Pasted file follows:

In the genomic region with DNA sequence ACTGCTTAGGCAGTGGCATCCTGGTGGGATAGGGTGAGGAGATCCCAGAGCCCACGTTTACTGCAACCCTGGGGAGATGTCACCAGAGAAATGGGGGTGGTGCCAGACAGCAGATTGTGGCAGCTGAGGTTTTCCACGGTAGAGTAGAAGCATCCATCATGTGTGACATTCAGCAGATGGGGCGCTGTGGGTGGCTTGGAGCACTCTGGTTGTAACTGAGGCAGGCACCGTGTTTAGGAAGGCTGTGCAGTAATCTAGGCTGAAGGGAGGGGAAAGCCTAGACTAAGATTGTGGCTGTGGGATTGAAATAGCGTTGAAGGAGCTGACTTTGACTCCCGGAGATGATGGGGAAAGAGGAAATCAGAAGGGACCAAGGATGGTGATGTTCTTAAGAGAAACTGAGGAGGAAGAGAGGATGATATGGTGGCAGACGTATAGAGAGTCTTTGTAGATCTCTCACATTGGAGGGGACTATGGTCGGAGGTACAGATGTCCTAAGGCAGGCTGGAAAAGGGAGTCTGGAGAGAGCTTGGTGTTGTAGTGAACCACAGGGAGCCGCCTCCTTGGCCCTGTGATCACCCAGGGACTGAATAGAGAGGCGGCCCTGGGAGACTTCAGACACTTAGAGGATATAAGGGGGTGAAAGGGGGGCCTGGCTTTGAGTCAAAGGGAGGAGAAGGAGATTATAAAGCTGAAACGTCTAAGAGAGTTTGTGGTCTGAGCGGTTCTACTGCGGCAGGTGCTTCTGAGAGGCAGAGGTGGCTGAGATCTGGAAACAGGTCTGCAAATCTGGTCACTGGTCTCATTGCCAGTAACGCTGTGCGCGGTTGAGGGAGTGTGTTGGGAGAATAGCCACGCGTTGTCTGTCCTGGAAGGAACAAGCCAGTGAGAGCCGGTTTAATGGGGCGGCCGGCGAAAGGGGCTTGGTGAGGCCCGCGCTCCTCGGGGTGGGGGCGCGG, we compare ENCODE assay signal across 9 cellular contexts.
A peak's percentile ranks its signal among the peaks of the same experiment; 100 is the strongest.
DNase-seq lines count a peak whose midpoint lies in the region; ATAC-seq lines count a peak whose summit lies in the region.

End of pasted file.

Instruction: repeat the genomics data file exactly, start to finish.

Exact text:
In the genomic region with DNA sequence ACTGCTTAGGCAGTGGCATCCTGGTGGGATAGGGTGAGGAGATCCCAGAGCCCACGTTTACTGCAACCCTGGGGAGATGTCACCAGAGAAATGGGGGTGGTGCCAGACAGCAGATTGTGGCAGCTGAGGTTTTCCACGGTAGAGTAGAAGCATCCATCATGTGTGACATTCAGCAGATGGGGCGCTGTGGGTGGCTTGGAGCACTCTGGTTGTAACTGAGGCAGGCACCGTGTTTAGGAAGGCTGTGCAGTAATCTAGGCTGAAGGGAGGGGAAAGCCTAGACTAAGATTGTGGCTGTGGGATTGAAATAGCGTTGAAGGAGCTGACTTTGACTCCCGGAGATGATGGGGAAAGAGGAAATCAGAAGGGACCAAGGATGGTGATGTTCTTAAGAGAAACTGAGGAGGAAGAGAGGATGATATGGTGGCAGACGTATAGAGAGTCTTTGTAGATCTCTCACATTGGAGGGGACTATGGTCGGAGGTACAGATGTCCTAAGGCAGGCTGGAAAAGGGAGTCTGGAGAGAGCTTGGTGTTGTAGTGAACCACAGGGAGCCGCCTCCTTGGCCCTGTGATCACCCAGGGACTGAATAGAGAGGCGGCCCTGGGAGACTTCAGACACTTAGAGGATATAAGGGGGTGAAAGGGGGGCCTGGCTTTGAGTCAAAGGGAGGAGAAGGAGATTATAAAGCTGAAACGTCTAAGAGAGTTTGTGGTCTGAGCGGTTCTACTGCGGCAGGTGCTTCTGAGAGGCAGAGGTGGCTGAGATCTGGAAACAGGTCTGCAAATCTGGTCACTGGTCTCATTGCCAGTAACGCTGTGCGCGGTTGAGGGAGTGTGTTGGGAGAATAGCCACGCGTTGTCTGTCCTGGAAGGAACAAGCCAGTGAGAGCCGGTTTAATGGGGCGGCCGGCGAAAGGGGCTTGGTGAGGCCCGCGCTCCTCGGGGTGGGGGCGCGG, we compare ENCODE assay signal across 9 cellular contexts.
A peak's percentile ranks its signal among the peaks of the same experiment; 100 is the strongest.
DNase-seq lines count a peak whose midpoint lies in the region; ATAC-seq lines count a peak whose summit lies in the region.